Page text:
Loyalty Sells Franchises
As more franchising opportunities enter the restaurant marketplace, restaurant chains seek to differentiate themselves in meaningful ways. Hotel chains fully leverage their loyalty programs in an effort to sell more franchise relationships. Knowing exactly who your best guests are is essential. In most restaurant loyalty programs, for example, a single best guest is worth between 10 and 12 average guests. This type of customer information is so valuable that hotel chains typically charge franchisees an additional line item for loyalty program services. The additional fees range from four percent to as much as 16 percent of the total marketing fees, depending on the chain.
Marriott considers its loyalty program one of the Top 4 reasons hoteliers should choose a Marriott franchise over all others. Here’s how the multibillion-dollar hotel organization positions its loyalty program to its prospective franchisees: The award-winning Marriott Rewards® hotel loyalty program provides the foundation for Marriott’s customer relationship strategy. With more than 40 million members, Marriott Rewards enables the company to precisely target marketing efforts and messages, and capture and use customer information to predict future travel behavior and business potential.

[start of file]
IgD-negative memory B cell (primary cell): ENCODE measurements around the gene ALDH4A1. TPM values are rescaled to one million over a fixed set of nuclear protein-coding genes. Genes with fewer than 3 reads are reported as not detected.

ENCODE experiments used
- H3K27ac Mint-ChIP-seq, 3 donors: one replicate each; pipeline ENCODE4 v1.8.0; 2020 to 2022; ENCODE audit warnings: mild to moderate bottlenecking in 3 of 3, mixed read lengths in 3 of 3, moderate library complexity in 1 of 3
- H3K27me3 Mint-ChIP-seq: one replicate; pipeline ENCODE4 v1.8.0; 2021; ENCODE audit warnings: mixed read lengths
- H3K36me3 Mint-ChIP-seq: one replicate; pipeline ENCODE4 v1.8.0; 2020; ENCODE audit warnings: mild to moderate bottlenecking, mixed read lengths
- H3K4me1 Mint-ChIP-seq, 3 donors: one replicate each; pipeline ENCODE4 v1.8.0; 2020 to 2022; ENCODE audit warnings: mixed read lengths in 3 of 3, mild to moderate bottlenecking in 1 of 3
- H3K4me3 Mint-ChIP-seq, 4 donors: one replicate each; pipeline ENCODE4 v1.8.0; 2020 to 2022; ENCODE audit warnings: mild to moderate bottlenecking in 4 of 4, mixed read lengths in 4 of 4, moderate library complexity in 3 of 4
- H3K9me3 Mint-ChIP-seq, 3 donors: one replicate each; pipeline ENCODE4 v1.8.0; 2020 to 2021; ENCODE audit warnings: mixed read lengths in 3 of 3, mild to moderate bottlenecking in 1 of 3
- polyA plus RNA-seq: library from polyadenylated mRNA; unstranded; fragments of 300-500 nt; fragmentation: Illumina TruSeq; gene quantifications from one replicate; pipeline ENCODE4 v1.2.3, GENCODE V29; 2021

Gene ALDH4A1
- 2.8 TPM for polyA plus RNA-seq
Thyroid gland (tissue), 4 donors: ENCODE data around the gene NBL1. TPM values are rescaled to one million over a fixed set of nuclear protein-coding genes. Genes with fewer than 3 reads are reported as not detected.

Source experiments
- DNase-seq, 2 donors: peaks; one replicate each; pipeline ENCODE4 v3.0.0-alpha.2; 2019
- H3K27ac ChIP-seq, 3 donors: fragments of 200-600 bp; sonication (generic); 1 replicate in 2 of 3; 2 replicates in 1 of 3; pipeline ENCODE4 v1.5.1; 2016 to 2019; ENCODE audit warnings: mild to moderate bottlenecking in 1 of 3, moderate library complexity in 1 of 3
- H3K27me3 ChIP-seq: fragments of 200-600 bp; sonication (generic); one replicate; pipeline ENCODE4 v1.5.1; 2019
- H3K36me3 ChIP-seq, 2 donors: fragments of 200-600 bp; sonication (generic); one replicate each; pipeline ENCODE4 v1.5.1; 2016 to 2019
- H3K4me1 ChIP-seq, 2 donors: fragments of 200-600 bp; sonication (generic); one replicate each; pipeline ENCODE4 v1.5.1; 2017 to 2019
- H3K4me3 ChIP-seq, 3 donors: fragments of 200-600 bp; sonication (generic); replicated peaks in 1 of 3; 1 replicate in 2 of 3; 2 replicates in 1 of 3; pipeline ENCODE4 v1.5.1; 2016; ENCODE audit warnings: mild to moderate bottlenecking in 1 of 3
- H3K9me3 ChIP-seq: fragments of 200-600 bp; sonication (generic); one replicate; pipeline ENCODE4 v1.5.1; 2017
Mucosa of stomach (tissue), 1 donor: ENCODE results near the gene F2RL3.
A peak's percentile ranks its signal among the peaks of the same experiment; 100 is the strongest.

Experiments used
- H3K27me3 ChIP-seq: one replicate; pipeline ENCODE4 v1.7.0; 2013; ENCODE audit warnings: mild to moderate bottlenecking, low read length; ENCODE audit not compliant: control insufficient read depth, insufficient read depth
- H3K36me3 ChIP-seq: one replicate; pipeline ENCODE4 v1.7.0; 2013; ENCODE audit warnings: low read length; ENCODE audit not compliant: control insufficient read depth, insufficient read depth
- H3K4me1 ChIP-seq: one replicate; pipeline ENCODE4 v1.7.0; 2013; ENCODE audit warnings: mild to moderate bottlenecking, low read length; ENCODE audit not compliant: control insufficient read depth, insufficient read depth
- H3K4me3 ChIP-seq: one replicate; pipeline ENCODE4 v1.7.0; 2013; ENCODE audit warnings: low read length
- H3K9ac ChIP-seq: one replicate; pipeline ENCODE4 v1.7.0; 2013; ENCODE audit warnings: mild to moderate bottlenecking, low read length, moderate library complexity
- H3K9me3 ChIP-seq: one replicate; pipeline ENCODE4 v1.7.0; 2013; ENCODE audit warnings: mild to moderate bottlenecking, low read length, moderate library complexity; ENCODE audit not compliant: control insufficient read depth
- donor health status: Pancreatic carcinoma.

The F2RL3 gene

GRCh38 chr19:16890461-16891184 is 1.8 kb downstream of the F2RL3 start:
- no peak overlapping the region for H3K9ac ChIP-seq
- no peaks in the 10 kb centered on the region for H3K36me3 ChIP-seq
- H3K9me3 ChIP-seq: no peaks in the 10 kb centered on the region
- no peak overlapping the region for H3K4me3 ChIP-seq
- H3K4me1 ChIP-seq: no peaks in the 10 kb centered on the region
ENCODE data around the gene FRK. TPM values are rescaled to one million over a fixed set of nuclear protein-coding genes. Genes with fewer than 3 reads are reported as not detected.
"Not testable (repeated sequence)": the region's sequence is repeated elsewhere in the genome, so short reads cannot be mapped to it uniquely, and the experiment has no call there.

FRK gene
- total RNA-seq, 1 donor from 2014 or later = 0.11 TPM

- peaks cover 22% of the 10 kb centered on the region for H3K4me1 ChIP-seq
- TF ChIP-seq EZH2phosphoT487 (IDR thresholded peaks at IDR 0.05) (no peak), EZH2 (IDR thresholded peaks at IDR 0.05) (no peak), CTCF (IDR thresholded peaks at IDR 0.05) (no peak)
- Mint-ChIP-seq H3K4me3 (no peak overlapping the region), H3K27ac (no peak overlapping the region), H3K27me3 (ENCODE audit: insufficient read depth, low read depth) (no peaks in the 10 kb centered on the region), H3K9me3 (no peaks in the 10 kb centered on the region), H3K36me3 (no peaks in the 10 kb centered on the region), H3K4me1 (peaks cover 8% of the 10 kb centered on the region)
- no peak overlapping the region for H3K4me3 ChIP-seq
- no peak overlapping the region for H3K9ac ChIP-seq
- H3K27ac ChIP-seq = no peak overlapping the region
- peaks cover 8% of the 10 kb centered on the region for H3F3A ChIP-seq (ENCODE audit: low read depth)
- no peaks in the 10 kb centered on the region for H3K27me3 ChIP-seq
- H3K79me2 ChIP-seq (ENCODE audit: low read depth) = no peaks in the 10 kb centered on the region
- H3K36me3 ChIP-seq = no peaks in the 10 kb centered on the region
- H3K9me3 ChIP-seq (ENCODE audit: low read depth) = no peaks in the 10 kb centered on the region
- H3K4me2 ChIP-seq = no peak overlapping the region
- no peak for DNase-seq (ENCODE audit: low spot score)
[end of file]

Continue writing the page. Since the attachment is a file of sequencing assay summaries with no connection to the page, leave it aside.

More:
Similar to the way the airlines blazed the loyalty path, hotels have in turn created a market expectation for loyalty programs within the restaurant industry. According to the Hospitality Technology survey, restaurants believe in loyalty programs. In fact, restaurants believe loyalty programs deliver higher levels of customer engagement and business impact than other interactive marketing tools do.
However, the restaurant industry, as a whole, has been slow to adopt the strategy despite the success demonstrated by early adopters such as Starbucks and Panera Bread. Restaurants that are rolling programs out within the next 6 to 12 months will establish a stronghold in guest attention that will be difficult to penetrate by restaurants that are late to the game.